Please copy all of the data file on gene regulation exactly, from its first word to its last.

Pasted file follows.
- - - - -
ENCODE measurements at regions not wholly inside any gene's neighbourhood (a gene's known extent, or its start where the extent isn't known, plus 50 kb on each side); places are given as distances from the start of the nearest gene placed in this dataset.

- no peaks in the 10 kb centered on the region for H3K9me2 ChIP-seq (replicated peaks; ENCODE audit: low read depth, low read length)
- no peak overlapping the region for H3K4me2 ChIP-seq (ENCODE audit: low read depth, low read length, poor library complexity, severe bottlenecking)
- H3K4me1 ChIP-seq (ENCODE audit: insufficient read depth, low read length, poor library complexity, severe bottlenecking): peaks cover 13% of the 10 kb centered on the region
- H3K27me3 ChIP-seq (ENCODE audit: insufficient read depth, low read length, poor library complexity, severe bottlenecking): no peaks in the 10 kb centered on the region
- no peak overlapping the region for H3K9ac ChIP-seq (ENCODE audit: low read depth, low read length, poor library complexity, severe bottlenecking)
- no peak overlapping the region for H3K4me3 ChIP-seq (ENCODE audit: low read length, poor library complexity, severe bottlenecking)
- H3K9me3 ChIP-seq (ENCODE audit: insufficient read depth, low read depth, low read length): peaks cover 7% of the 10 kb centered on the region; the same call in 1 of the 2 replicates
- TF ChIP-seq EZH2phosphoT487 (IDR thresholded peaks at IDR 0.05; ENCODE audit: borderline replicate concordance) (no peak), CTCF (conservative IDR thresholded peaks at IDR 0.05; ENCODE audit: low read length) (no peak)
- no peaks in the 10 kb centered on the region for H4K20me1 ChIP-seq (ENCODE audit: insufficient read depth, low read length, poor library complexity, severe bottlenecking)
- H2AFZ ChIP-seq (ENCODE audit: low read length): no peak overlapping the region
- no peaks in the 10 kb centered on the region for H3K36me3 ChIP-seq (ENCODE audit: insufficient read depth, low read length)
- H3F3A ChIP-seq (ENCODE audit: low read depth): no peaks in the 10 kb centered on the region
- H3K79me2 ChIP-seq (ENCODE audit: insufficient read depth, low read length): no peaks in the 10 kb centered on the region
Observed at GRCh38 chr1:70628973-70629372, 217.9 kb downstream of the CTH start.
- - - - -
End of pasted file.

ENCODE measurements at regions not wholly inside any gene's neighbourhood (a gene's known extent, or its start where the extent isn't known, plus 50 kb on each side); places are given as distances from the start of the nearest gene placed in this dataset.

- no peaks in the 10 kb centered on the region for H3K9me2 ChIP-seq (replicated peaks; ENCODE audit: low read depth, low read length)
- no peak overlapping the region for H3K4me2 ChIP-seq (ENCODE audit: low read depth, low read length, poor library complexity, severe bottlenecking)
- H3K4me1 ChIP-seq (ENCODE audit: insufficient read depth, low read length, poor library complexity, severe bottlenecking): peaks cover 13% of the 10 kb centered on the region
- H3K27me3 ChIP-seq (ENCODE audit: insufficient read depth, low read length, poor library complexity, severe bottlenecking): no peaks in the 10 kb centered on the region
- no peak overlapping the region for H3K9ac ChIP-seq (ENCODE audit: low read depth, low read length, poor library complexity, severe bottlenecking)
- no peak overlapping the region for H3K4me3 ChIP-seq (ENCODE audit: low read length, poor library complexity, severe bottlenecking)
- H3K9me3 ChIP-seq (ENCODE audit: insufficient read depth, low read depth, low read length): peaks cover 7% of the 10 kb centered on the region; the same call in 1 of the 2 replicates
- TF ChIP-seq EZH2phosphoT487 (IDR thresholded peaks at IDR 0.05; ENCODE audit: borderline replicate concordance) (no peak), CTCF (conservative IDR thresholded peaks at IDR 0.05; ENCODE audit: low read length) (no peak)
- no peaks in the 10 kb centered on the region for H4K20me1 ChIP-seq (ENCODE audit: insufficient read depth, low read length, poor library complexity, severe bottlenecking)
- H2AFZ ChIP-seq (ENCODE audit: low read length): no peak overlapping the region
- no peaks in the 10 kb centered on the region for H3K36me3 ChIP-seq (ENCODE audit: insufficient read depth, low read length)
- H3F3A ChIP-seq (ENCODE audit: low read depth): no peaks in the 10 kb centered on the region
- H3K79me2 ChIP-seq (ENCODE audit: insufficient read depth, low read length): no peaks in the 10 kb centered on the region
Observed at GRCh38 chr1:70628973-70629372, 217.9 kb downstream of the CTH start.